Mr. LaPiana said although the $3 million price tag would cover the construction of the High Point Lane and Holmes Hole Road legs, another option would be to do the project in two phases, starting with $1.6 million to complete the Holmes Hole Road leg.
Jim Norton made a motion to amend the article to approve borrowing $1.6 million to complete the Holmes Hole Road leg. Mr. Stephenson, however, said although he thought the town should fund the connector road at the $3 million amount, he did not want the project to get into an “all or nothing situation.”
He asked whether the town could reconsider the $1.6 million funding option if the article was initially rejected. “Procedurally, town meeting has the option to bring anything back for a vote until the meeting adjourns,” Ms. Medders said. Mr. Norton’s amendment was defeated in a voice vote. After some additional discussion, a voter called the question, and the article failed to achieve a two-thirds majority in a standing vote.
Wage increases for union employees
Voters approved the other 16 articles they addressed, including two related to union contract negotiations with the Tisbury Employee General Union. One requested the transfer of $100,000 from free cash and $138,000 from the salaries line item in the DPW’s Fiscal Year 2012 (FY12) budget to fund a union contract for fiscal years FY12 and FY13. The second asked taxpayers to shell out an additional $90,000 to fund a new step on the wage scale in the new Tisbury Employee General Union contract.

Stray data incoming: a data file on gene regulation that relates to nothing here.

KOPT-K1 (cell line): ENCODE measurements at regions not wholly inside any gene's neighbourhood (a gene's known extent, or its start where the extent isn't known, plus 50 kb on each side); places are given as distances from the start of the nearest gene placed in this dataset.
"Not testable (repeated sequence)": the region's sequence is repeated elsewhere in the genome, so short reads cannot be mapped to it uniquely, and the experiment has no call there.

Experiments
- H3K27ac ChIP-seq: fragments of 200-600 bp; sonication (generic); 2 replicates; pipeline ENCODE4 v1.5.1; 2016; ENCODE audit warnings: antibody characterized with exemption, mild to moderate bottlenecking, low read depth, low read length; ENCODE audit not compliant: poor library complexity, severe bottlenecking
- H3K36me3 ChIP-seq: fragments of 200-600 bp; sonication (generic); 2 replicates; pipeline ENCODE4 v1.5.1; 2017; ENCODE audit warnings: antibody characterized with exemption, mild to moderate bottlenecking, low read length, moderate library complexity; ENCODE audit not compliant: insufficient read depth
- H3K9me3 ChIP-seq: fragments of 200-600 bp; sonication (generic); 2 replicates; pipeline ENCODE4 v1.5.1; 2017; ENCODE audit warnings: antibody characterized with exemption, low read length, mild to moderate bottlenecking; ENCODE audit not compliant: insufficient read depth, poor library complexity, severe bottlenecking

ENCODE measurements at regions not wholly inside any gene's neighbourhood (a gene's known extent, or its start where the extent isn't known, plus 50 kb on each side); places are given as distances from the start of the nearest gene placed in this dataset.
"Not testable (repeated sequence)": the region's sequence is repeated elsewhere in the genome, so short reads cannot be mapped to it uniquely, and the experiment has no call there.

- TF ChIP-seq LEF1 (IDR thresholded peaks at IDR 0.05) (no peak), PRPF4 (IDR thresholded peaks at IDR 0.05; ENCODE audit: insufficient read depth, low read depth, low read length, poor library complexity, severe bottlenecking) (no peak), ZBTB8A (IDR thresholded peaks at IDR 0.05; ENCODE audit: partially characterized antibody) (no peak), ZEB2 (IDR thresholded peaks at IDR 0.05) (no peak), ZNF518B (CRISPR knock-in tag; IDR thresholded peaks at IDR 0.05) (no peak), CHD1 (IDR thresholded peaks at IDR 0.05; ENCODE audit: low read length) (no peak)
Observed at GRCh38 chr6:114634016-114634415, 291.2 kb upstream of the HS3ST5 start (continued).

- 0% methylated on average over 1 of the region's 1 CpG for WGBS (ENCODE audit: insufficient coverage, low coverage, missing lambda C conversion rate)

In response to several questions from voters, Mr. McLean explained that since 32 of Tisbury’s 52 union employees have been at the top of the wage scale for some time, the new step would be added at the top. The funds for the contract settlement include a zero percent cost of living adjustment for FY11, 2 percent in FY12, and 2 percent in FY13. The 2-percent COL adjustments and extra step add about $43,000 and $85,000, respectively, to the budget for the two years. Mr. McLean said it averages out to about a 2.25-percent annual increase overall.
Since the extra step on the wage scale is retroactive, Mr. McLean said it could not be funded as part of the regular budget. It requires the passage of a proposition 2.5 override ballot question at town election on April 24.
Have you seen the Rat Man?
Voters also approved the town’s $20,847,208 FY13 operating budget. During discussion about some of the line items, Joe Tierney questioned why the town is paying Dukes County more than $3,000 a year for integrated pest control by program director T.J. Hegarty.
“I rarely see the Rat Man.” Mr. Tierney said. “Can anybody speak for the Rat Man?”
“Like it or not, we do have rats right here in Tisbury – some of them are four-legged, too,” board of health member James Pringle responded. Mr. Pringle said the board of health frequently uses Mr. Hegarty’s services for rat control around Vineyard Haven harbor and along Beach Road, and also for mosquito control.
Mr. Pringle and Dukes County commissioner Melinda Loberg said Mr. Hegarty’s services are both necessary and cost-effective for the town. “May I remind everyone, we are talking about the position, not the person,” Ms. Medders interjected.
Voters also approved the transfer of $234,000 from passenger ferry embarkation fee revenues, the purchase of town hall annex trailers for $160,000, and a $40,000 comprehensive facility-needs study for Tisbury School.
Among many comments she made during the meeting, Margaret Wolontis, a long-time town meeting attendee known for her outspokenness, expressed her dismay at the turn of events. “This town is amazing,” she said with a frown. “They just approve everything. For somebody who’s been around a long time, it’s quite a change.”
The final tally for voters who attended both meetings was 222, about 7.5 percent of the town’s 2,929 registered voters.